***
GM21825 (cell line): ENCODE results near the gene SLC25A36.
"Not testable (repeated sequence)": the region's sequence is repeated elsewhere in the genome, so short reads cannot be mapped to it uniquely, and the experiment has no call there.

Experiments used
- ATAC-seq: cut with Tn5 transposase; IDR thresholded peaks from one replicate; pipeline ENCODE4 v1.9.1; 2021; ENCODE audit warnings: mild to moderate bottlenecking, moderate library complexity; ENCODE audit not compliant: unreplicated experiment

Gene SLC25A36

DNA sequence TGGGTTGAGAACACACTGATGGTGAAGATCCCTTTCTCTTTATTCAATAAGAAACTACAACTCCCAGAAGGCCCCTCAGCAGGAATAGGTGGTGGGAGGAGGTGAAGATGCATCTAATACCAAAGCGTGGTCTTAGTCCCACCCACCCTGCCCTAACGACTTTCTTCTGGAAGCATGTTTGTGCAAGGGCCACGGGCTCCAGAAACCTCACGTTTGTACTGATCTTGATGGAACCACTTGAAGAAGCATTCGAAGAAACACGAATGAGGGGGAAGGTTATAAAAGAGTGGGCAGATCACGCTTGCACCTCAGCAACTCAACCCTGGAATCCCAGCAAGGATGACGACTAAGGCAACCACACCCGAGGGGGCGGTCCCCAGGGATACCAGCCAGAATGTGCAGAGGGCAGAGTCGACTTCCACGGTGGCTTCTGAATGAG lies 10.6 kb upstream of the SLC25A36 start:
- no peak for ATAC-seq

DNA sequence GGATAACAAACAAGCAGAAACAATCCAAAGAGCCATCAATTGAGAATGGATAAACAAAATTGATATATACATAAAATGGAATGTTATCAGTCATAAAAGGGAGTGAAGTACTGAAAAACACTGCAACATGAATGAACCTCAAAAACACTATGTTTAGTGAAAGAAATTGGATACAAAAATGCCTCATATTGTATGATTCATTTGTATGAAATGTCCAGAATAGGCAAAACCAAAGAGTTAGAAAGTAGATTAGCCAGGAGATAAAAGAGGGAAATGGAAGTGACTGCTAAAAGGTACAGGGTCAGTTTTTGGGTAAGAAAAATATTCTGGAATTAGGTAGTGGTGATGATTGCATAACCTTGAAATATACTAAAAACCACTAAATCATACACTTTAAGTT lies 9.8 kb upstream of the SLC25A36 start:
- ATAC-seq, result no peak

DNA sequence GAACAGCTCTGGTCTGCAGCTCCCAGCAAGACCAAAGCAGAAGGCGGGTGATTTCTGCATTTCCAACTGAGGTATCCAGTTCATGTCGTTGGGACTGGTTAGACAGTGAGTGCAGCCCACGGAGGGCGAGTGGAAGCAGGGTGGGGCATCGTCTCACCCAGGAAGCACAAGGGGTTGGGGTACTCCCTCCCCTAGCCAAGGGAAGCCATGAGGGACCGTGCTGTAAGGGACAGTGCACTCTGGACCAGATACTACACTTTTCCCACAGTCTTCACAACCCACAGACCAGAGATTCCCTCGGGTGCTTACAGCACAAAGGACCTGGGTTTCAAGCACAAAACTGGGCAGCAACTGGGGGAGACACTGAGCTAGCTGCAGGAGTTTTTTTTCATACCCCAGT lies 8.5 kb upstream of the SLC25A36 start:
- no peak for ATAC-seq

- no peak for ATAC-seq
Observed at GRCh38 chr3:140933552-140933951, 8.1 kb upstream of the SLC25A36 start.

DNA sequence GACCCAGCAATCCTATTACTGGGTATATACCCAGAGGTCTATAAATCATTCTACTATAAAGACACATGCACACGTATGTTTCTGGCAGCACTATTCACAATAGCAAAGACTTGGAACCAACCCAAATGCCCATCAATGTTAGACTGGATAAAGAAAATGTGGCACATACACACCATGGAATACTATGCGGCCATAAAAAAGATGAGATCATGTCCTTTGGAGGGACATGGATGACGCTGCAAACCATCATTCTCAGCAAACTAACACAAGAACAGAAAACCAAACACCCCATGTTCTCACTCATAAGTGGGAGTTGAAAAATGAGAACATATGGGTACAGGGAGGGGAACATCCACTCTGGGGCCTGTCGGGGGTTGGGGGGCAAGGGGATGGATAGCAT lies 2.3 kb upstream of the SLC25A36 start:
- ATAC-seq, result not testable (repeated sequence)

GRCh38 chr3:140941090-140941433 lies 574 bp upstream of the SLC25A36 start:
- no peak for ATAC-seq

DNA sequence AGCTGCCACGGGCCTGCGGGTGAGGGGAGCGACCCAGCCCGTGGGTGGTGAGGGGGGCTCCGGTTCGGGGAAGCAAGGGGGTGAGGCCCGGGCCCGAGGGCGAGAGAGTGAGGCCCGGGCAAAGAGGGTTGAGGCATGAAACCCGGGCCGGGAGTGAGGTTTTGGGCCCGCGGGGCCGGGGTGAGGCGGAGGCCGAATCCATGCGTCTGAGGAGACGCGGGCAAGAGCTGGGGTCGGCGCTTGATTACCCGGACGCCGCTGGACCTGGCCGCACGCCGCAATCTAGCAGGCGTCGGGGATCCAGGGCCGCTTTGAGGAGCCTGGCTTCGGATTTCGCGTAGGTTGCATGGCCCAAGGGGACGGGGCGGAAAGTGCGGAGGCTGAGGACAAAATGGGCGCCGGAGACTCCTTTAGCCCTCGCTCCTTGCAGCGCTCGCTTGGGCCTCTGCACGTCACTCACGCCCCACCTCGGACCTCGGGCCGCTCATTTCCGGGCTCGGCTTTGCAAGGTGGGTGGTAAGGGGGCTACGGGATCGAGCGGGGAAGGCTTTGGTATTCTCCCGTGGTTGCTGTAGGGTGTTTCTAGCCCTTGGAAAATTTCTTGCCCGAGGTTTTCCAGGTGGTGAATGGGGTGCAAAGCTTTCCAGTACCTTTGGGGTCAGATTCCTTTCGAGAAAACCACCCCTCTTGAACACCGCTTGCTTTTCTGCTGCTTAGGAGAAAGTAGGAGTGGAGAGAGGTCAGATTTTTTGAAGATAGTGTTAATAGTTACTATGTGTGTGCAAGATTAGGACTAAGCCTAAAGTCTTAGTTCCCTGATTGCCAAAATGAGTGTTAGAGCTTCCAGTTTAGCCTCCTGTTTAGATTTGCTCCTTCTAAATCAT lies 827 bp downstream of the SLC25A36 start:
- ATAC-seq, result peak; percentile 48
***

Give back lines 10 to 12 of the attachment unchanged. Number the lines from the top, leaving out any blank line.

DNA sequence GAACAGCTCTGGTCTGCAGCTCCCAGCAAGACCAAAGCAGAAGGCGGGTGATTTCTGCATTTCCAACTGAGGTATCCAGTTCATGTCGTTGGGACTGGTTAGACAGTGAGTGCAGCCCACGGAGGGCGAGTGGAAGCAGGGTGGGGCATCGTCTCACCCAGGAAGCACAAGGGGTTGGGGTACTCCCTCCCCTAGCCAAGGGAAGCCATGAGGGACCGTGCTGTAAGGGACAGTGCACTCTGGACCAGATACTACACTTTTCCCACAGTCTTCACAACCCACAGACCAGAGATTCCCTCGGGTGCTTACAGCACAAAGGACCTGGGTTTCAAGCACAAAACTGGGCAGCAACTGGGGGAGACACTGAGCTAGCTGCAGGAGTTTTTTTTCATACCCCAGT lies 8.5 kb upstream of the SLC25A36 start:
- no peak for ATAC-seq

- no peak for ATAC-seq